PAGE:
Here in the Midwest it is fair season. County fairs are gearing up, winding down, and whirling along.
Amid the animals, blue ribbons, canned goods, dust, fried foods, midway lights and quilts, you will find something else that is as strong a commodity as any our country can produce: young people.
Newspaper headlines, newscasts, and social media bring us drive by shootings, fuzzy security camera footage of a crime in progress, and stories of yet more boys and girls gone wild. Meanwhile the inside pages and farm papers show pages of “grand champions,” “lamb ambassador” and “best in show.”
My social media feed streamed with ribbons, honorable mentions and kids pulling barn duty at the crack of dawn. Fair is a time of teens who worked hard all season, showed up, got up and cleaned up.
In my own world, I have been blessed this summer to meet a variety of young people. One found himself answering inane questions simply because his sincere “yes ma’am” and “no ma’am” answers thrilled me to the bone. I have met others who worked hard, helped others, worked tirelessly in the sun and rain, and gave their free time and energy for charitable causes.
I’ve been heartened, following a week at the fair, to see how well behaved young people can be. I would venture to say they are often better role models than their elder counterparts.
Boywonder was “allegedly” involved in a minor auto bump at the fairgrounds parking lot (muddy field). As someone who has recently written a column titled Things I Hit On My Summer Vacation, I am well aware of how easily this can happen.
We weren’t angry and Boywonder had nothing to fear when he called home to say, “they say I hit their car last night,” and he cooperated with police (they said he was very respectful and concerned).
No harm no foul.
This should have been the end of it. But it took him forever to get home because when he was leaving, the other party blocked his car, detained and threatened him. I hope this was an unusual transgression because the idea that a grown adult would actually detain and threaten a child is alarming to me.
Insurance information had been exchanged. There is no policy on earth, however, that will provide the protection you need when you stop my child’s vehicle after the police have handled everything, hold and threaten him.
Boywonder said he was intimidated because the guy was “in his forties.” (Keeping in mind he could have been 25. At 17, everyone over 21 is “old”). Regardless, if you don’t know by the age of adulthood not to threaten children, maybe I can help you understand it better.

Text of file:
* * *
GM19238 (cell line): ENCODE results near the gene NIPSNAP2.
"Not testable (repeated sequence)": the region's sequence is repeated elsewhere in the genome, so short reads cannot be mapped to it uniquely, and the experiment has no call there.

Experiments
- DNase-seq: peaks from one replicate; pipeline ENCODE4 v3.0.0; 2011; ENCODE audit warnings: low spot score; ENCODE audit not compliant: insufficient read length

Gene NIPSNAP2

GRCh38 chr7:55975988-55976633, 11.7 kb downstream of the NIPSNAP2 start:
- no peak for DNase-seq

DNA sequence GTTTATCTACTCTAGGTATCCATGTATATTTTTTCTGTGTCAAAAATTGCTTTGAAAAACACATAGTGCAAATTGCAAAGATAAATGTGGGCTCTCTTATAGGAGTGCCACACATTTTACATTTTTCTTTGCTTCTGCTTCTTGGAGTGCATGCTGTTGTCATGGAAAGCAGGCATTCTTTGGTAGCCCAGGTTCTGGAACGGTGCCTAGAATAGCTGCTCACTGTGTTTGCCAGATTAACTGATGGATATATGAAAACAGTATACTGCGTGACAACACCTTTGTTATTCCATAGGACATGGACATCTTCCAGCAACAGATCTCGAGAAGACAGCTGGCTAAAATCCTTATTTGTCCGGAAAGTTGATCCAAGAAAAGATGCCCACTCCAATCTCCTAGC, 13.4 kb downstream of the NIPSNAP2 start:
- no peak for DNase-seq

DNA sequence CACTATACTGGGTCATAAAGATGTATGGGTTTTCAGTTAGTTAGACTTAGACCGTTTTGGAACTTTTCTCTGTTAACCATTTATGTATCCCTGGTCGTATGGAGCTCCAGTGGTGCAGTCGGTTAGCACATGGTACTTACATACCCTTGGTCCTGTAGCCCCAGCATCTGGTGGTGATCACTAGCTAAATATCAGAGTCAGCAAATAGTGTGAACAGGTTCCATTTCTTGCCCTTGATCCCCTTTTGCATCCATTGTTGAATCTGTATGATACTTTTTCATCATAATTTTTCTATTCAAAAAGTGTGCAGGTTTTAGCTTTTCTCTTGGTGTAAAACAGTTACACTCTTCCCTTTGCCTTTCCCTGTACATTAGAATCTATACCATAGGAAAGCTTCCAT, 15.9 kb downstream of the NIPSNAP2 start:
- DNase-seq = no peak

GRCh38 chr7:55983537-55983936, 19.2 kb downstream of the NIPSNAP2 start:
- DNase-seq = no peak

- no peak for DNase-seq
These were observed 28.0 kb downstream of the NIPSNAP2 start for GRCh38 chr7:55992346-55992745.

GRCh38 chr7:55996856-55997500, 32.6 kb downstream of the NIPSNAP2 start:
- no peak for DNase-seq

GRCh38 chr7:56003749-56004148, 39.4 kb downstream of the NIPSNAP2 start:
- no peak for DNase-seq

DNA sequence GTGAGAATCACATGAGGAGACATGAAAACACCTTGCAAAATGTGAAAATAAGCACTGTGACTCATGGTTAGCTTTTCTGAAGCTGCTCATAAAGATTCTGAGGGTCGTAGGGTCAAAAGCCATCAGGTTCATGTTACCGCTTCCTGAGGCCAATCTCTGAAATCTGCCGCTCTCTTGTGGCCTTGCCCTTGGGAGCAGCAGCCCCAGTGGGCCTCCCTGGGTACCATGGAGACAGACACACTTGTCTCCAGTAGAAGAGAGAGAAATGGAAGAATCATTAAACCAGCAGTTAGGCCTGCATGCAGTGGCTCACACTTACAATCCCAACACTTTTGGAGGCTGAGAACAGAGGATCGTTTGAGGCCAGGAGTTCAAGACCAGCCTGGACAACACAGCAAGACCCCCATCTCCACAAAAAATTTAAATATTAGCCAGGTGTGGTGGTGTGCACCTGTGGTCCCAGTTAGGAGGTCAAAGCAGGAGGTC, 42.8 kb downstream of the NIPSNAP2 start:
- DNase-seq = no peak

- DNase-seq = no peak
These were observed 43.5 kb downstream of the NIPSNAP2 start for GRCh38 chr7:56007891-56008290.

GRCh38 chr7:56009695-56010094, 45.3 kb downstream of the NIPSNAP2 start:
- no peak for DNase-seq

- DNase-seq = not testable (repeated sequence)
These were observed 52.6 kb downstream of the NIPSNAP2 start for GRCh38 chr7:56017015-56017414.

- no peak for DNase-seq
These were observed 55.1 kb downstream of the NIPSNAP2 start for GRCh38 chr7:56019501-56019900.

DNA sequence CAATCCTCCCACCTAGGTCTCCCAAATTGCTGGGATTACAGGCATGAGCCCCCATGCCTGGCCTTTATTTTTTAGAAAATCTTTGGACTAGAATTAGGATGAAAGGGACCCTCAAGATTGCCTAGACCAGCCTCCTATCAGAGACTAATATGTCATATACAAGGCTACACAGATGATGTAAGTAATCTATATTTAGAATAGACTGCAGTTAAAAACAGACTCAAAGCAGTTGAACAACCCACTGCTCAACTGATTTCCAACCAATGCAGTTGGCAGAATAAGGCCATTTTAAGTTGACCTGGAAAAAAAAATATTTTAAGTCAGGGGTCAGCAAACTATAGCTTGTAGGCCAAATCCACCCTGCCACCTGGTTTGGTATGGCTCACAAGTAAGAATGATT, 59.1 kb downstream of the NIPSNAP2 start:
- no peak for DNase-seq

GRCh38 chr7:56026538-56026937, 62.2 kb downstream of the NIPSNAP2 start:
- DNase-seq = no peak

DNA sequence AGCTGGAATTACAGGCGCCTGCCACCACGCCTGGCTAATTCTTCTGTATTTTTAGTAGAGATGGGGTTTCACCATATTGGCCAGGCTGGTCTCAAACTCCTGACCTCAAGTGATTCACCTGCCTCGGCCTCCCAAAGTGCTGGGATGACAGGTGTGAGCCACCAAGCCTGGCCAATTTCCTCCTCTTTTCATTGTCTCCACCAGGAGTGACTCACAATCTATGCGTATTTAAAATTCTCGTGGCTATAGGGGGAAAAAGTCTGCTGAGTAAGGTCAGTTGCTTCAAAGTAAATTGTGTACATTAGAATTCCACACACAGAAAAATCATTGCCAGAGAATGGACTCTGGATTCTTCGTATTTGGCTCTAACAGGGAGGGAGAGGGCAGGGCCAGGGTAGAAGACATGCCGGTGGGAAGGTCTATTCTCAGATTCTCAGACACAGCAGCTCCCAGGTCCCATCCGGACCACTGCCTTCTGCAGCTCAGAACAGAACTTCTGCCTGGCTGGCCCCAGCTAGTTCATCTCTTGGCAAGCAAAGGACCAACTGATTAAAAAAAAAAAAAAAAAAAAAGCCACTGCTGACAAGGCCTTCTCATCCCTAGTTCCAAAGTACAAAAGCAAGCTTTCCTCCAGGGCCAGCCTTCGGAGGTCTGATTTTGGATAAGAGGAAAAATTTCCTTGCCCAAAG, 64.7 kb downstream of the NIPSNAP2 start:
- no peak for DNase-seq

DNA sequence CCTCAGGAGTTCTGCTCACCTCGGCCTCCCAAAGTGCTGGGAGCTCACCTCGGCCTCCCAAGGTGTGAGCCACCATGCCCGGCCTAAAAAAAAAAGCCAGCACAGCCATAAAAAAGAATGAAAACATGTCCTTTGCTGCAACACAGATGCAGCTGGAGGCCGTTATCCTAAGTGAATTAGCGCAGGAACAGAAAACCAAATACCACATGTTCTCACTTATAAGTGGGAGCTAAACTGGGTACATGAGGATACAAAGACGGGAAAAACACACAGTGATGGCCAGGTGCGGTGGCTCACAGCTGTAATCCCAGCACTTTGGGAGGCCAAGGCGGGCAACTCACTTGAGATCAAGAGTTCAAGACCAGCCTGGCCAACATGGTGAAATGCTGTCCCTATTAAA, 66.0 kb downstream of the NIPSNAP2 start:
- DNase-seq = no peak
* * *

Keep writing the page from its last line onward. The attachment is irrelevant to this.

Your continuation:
This is the downside of having raised a polite and respectful child. He is, if possible, too nice. His mama not so much. Perhaps I just have a thicker skin (or better insurance?) but I just can’t see getting that worked up over a bumper. I am trying not to blow this out of proportion, but to protect a child — my child — from someone who allegedly fails to make rational decisions. The real issue isn’t this minor transgression with my child. My issue is that I’m tired of teenagers who are being respectful not given the same courtesy by adults in general.
Newsflash: If you want respect at any age, you need to give it.
Frankly I have seen too many instances lately of adults who seem to have missed that lesson. I have found, as a rule, that too many adults think teens should be both mini adults when it suits, but malleable children (silent at best) when it suits them better. I have personally witnessed adults being curt, dismissive, eye rolling and rude to young adults — all behavior that if the parties were reversed would be seen as requiring “correction.”
This is a message to my fellow oldsters (aka adults, see also “grown ups”). You must be the change you wish to see in the world. Give respect and you have the right to demand it back. If you don’t, you will reap what you sow.
There are plenty of kids — and human beings as a whole — doing the wrong thing these days. However, I truly believe there are even more doing the right thing.
It is our job, as adults, to give them the respect they deserve.
I have raised polite and respectful “yes ma’am” and “no ma’am” teenagers. I am now finding it necessary to transition them into polite, respectful young adults who stand up for themselves. This is more necessary than you might think.
Kids these days — they’re fantastic. If you give them a chance, they’ll prove it.